Few Words about Myself

I am a PhD Candidate at WINLAB/ECE, Rutgers University, working with Prof. Yanyong Zhang. Before coming to Rutgers, I studied Biomedical Engineering at Southern Medical University as a undergraduate student from 2007 to 2011. I spent half year at HUAWEI Research Center Santa Clara for internship at the begining of my PhD life.

My research interest is focused on Mobile Computing, Machine Learning, Internet of Things (IoT) over Information Centric Network (ICN).


  • I am joining AT&T Research Center for the Summer Intern!

  • I presented our work on PerCom 2016 on March 16th. You can find the slides and the demo poster here.

  • Our paper "Whose Move is it Anyway? Authenticating Smart Wearable Devices Using Unique Head Movement Patterns" has been accepted by PerCom 2016! You can find the paper here.



  1. Sugang Li, Jiachen Chen, Haoyang Yu, Yanyong Zhang, Dipankar Raychaudhuri, Ravishankar Ravindran, Hongju Gao, Lijun Dong, Guoqiang Wang and Hang Liu, “MF-IoT: A MobilityFirst-Based Internet of Things Architecture with Global Reachability and Communication Diversity”, in Proceedings of the 1st IEEE International Conference on Internet-of-Things Design and Implementation (IoTDI), 2016.PDF

  2. Sugang Li, Ashwin Ashok, Chenren Xu, Yanyong Zhang, Janne Lindqvist, and Marco Gruteser, "Whose Move is it Anyway? Authenticating Smart Wearable Devices Using Unique Head Movement Patterns", in Proceedings of IEEE Conference on Pervasive Computing and Communications (PerCom), 2016.PDF

  3. Chenren Xu, Sugang Li, Gang Liu, Yanyong Zhang, Emiliano Miluzzo, Yih-Farn Chen, Jun Li, and Bernhard Firner. "Crowd++: unsupervised speaker count with smartphones." in Proceedings of the 2013 ACM international joint conference on Pervasive and ubiquitous computing (Ubicomp), ACM, 2013.PDF


  1. Sugang Li, Yanyong Zhang, Dipankar Raychaudhuri, and Ravishankar Ravindran, Guoqiang Wang, Qingji Zheng, and Lijun Dong. "IoT Middleware Architecture over Information-Centric Network", in Proceedings of the Globecom ICNS (Information Centric Networking Solutions for Real World Applications) workshop 2015.PDF

  2. Sugang Li, Yanyong Zhang, Dipankar Raychaudhuri, and Ravishankar Ravindran. "A comparative study of MobilityFirst and NDN based ICN-IoT architectures", in Proceedings of IEEE Q-ICN Workshop collocated with International Conference on Heterogeneous Networking for Quality, Reliability, Security and Robustness (QShine), 2014.PDF


  1. Chenren Xu, Sugang Li, Yanyong Zhang, Emiliano. Miluzzo, and Yih-farn. Chen, “Crowdsensing the Speaker Count in the Wild: Implications and Applications”, IEEE Communication Magazine, 52(10), pp.92-99, Oct 2014.PDF


Headbanger: We propose a system for direct authentication of users to their head--worn wearable device through a novel approach that identifies users based on motion signatures extracted from their head--movements. This approach is in contrast to existing indirect authentication solutions via smartphone or using touch--pad swipe patterns. The system, dubbed software, is a software authentication solution that leverages unique motion patterns created when users shake their head in response to music played on the head--worn device, and sensed through integrated accelerometers.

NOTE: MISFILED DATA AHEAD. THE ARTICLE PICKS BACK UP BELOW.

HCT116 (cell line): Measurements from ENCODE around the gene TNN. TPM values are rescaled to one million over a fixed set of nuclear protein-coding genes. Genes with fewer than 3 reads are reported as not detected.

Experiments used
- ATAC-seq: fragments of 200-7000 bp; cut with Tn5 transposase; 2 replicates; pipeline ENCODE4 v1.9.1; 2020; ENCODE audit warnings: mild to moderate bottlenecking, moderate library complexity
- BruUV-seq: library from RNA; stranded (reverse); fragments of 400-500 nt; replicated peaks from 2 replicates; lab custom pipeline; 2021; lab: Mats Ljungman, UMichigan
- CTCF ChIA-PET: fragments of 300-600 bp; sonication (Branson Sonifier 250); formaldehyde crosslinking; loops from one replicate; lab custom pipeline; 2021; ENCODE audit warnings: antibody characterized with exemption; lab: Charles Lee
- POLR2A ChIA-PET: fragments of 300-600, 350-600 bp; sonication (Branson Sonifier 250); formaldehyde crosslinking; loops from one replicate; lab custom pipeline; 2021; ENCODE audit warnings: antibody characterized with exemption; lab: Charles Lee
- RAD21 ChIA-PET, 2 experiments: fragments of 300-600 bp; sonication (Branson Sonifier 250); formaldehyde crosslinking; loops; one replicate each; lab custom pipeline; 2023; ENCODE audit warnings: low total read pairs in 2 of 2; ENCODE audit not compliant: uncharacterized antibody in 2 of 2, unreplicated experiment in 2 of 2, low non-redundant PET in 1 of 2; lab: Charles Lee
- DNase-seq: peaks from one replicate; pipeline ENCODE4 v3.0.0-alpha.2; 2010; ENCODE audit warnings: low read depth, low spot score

MF-IoT: MF-IoT enables efficient communication between devices from different local domains, as well as communication between devices and the infrastructure network. The MF-IoT network layer smoothly handles mobility during communication without interrupting the applications. This is achieved through a transparent translation mechanism at the gateway node that bridges an IoT domain and the core network. In the core network, we leverage MobilityFirst functionalities in providing efficient mobility support for billions of mobile devices through long, persistent IDs, while in the local IoT domain, we use short, local IDs for energy efficiency. By seamlessly translating between the two types of IDs, the gateway organically stitches these two parts of the network.


Crowdpp: Smartphones are excellent mobile sensing platforms, with the microphone in particular being exercised in several audio inference applications. We take smartphone audio inference a step further and demonstrate for the first time that it’s possible to accurately estimate the number of people talking in a certain place – with an average error distance of 1.5 speakers – through unsupervised machine learning analysis on audio segments captured by the smartphones. Inference occurs transparently to the user and no human intervention is needed to derive the classification model. Our results are based on the design, implementation, and evaluation of a system called Crowd++, involving 120 participants in 10 very different environments. We show that no dedicated external hardware or cumbersome supervised learning approaches are needed but only off-the-shelf smartphones used in a transparent manner. We believe our findings have profound implications in many research fields, including social sensing and personal wellbeing assessment. Currently, we are collaborating with RU Psychology Department on stuyding the relation between children's daily social interaction and Autism.